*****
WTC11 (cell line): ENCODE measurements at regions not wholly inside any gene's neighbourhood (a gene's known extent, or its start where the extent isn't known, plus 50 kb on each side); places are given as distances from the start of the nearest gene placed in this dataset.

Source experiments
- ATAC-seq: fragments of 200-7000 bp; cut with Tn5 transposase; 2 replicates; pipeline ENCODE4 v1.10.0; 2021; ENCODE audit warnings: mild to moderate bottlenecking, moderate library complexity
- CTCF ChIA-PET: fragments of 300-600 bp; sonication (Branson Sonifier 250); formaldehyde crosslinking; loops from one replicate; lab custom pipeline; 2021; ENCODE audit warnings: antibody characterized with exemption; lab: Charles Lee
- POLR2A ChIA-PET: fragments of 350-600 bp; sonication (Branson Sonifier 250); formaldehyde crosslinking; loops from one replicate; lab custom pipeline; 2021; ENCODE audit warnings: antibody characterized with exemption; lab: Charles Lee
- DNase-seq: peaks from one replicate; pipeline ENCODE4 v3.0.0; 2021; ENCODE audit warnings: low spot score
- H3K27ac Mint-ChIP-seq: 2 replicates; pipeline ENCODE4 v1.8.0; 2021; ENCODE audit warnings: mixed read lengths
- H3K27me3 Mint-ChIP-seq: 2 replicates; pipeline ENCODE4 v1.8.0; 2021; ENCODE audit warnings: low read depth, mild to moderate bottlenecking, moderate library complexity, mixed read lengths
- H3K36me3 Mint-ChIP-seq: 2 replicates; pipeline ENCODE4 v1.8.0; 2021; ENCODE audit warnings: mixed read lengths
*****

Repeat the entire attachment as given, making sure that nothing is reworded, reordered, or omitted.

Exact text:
WTC11 (cell line): ENCODE measurements at regions not wholly inside any gene's neighbourhood (a gene's known extent, or its start where the extent isn't known, plus 50 kb on each side); places are given as distances from the start of the nearest gene placed in this dataset.

Source experiments
- ATAC-seq: fragments of 200-7000 bp; cut with Tn5 transposase; 2 replicates; pipeline ENCODE4 v1.10.0; 2021; ENCODE audit warnings: mild to moderate bottlenecking, moderate library complexity
- CTCF ChIA-PET: fragments of 300-600 bp; sonication (Branson Sonifier 250); formaldehyde crosslinking; loops from one replicate; lab custom pipeline; 2021; ENCODE audit warnings: antibody characterized with exemption; lab: Charles Lee
- POLR2A ChIA-PET: fragments of 350-600 bp; sonication (Branson Sonifier 250); formaldehyde crosslinking; loops from one replicate; lab custom pipeline; 2021; ENCODE audit warnings: antibody characterized with exemption; lab: Charles Lee
- DNase-seq: peaks from one replicate; pipeline ENCODE4 v3.0.0; 2021; ENCODE audit warnings: low spot score
- H3K27ac Mint-ChIP-seq: 2 replicates; pipeline ENCODE4 v1.8.0; 2021; ENCODE audit warnings: mixed read lengths
- H3K27me3 Mint-ChIP-seq: 2 replicates; pipeline ENCODE4 v1.8.0; 2021; ENCODE audit warnings: low read depth, mild to moderate bottlenecking, moderate library complexity, mixed read lengths
- H3K36me3 Mint-ChIP-seq: 2 replicates; pipeline ENCODE4 v1.8.0; 2021; ENCODE audit warnings: mixed read lengths